Flap-necked Chameleons: Tiny “Ground Lions”

Have you ever been lucky enough to witness one of these beauties cross a road unharmed? Or spotted them in your garden? As with everything fragile, these chameleons are silently becoming more rare, as humans continue to fragment their habitat.

The Flap-Necked Chameleon (Chamaeleo dilepis) is native to Sub-Saharan Africa, and is the biggest of the indigenous Chameleon types, reaching 14 – 20cm in length. There are eight recognized subspecies.

Chameleons are from the Lizard family, and a closer look reveals remarkable dinosaur-like features, such as the head of a mini dragon, prehensile five-toed feet and agile tails, eyes that move independently, not to mention a unique way of catching food!

The 360 degree independent eye movements have the handy benefit of watching their backs while simultaneously hunting for prey. Once potential prey has been spotted, both eyes will fixate on it, with binocular-like vision.  The brain activity switches between eyes every second or so, to not confuse the animal. The eyelids are fused to allow only a small hole through which to see, but the gaze fixes intensely on preferred prey, for an accurate strike.

Chameleons are insect eaters, using their sticky tongues to catch prey like beetles, bugs and grasshoppers. The lightning fast tongue deployment happens at a speed of 3 hundredths of a second. The tongue extends as long as the body. It is fascinating that such a slow-moving animal can provide such an impressive display of speed when on the hunt.

Chameleon Features from left to right: Eyes, Feet, Tongue, Defensive gape, Egg-laying

The swaying, slow gait mimics the swaying of grass in the wind. This helps to camouflage them when at their most vulnerable – on the ground. They are able to change colour faster and in fascinating detail through specialized cells called chromatophores, containing a mixture of pigmented, light-reflecting and melanin cells. Contrary to popular belief, their colour-changing is often a reaction to their moods, or to take full advantage of soaking up the rays of the sun, and not strictly for camouflage as such.

Because they live in trees, finding them on the ground means that they are either looking for a mate, an expanded habitat, or on their way to lay eggs. Unfortunately many flap-necked chameleons get killed by cars when crossing the road. Well-meaning motorists picking them up adds to their mortality, as they die slow deaths when fed flies and kept as pets.

Chameleon carefully crossing the Road © CJ Carrington WHWF

They are a protected species in South Africa - it is not legal for them to be kept without a permit. The road to Sun City outside Rustenburg in South Africa is well-known for illegal selling of wildlife, including chameleons. One should never buy any wildlife offered for sale, as it only stimulates trade, and contributes to extinction. The correct thing to do it to report it to the SPCA who does regular raids on the known trade areas. That is the best chance for these animals to go back into the wild. Sadly, the flap-necked chameleon is in high demand for the international pet trade, being the third most highly traded chameleon species. More than 111,000 individuals were exported between 1977 and 2011, mostly to the USA. Coupled with habitat loss, these figures end up decimating the natural populations.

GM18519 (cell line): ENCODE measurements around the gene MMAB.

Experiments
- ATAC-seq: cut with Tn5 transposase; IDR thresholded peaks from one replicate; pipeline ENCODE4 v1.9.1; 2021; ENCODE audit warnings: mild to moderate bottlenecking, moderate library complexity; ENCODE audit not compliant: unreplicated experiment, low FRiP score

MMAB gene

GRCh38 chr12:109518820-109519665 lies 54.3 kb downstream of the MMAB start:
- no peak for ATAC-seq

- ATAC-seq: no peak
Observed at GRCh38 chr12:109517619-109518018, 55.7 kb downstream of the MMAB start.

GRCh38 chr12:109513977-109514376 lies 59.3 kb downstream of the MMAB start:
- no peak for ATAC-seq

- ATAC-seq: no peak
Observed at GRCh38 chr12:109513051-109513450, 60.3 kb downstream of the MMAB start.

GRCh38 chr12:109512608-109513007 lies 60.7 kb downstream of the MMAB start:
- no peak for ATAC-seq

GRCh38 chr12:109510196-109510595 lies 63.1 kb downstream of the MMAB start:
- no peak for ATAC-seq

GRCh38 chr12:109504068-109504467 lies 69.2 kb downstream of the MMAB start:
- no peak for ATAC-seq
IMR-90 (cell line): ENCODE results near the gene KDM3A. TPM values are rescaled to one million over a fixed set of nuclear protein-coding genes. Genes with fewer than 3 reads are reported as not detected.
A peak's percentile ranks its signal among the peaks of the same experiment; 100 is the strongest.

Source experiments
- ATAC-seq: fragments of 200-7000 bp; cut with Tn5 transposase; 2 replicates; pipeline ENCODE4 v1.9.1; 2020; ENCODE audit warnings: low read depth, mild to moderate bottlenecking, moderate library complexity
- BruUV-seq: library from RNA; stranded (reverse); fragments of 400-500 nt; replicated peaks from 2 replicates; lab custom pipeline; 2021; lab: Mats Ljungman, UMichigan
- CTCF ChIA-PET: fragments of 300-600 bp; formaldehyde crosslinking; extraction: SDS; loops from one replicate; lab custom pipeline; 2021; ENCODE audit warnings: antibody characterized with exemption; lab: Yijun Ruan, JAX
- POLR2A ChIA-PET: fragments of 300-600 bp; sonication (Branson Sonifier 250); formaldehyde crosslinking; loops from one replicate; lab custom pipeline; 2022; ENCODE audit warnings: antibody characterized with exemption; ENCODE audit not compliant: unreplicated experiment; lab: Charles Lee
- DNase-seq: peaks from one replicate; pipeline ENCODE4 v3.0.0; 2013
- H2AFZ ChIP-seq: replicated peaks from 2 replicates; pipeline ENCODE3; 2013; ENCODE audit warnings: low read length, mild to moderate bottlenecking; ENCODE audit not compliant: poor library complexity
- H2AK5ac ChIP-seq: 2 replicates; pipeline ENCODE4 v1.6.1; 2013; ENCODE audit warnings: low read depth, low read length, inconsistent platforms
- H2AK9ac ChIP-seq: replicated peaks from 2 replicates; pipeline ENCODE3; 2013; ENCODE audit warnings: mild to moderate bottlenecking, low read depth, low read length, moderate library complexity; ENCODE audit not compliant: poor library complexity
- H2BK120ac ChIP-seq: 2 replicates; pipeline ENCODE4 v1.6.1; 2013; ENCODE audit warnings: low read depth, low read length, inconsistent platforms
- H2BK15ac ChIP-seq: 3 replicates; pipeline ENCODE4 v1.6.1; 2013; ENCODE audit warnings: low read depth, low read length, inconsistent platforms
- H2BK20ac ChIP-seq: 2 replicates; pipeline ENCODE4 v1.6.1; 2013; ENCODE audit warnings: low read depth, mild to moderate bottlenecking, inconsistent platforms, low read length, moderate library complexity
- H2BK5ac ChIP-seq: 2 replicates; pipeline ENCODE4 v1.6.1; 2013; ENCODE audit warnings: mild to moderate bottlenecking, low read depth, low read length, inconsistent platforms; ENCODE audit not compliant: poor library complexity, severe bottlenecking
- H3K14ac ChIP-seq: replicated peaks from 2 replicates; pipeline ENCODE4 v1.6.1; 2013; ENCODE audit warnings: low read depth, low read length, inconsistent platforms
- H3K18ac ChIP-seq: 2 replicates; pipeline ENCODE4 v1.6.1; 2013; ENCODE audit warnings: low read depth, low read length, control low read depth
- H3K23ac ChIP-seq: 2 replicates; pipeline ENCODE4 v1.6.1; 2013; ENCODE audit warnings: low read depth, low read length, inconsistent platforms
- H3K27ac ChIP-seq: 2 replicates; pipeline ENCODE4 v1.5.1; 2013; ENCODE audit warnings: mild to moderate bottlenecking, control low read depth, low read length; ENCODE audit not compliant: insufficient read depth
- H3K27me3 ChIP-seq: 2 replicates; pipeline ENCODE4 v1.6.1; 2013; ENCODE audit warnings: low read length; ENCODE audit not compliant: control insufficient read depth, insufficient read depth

As with so many of Africa’s vibrant wildlife, superstitions about Chameleons abound. From the idea that they shoot lightning from their eyes, to the belief that they are immortal – these beliefs do very little to protect the species. They are feared and hated among by some people, regarded as a bad omen by others. The only way to fight against this misinformation is to educate people. For instance – the belief that they are immortal, and that chameleon babies are formed by the bones of a dead chameleon, might stem from their habit of digging a hole to lay up to 60 eggs. In the instance of the Flap-necked chameleons, these eggs only hatch in 9 to 12 months, when the hatchlings will dig themselves out of the hole. If the mother didn’t survive, it would surely seem as if the babies came out of her ‘bones’.

When threatened these chameleons will inflate themselves, open their mouths and hiss. They are ready biters too, but although painful, the bites are not venomous. It is no wonder that the word chameleon is the Latinized form of the Ancient Greek khamaileon.  The word derives from khamai (on the ground) and leon (lion) and translates loosely as ‘ground lion’. This refers to the reptile’s intimidating defensive display.

Chameleon survival is threatened by Habitat Loss and Fragmentation, the Illegal Wildlife Trade, Domestic Cats and Natural Predators in the Wild, such as Monkeys and Snakes, Pesticides used in gardens, and Human fear resulting in needless killing.

As with everything wild we would love to protect, the same principles apply: You can help by planting indigenous plants, not using harmful pesticides or insecticides, NOT supporting the Illegal Trade, NOT removing them from the Wild to keep as pets, and Educating people about these tiny, colourful Ground Lions. If you are lucky enough to have a piece of earth to call your own, a more organic lifestyle and gardening habits favour the survival of indigenous wildlife. And maybe, one day, in your own garden, you will find some of these Flap-necked chameleons rolling their eyes at you.

Written by CJ Carrington © Wild Heart Wildlife Foundation

Flap-necked Chameleon easily identifiable via the flap on the neck, and light markings on the flank © Paul Oxton WHWF

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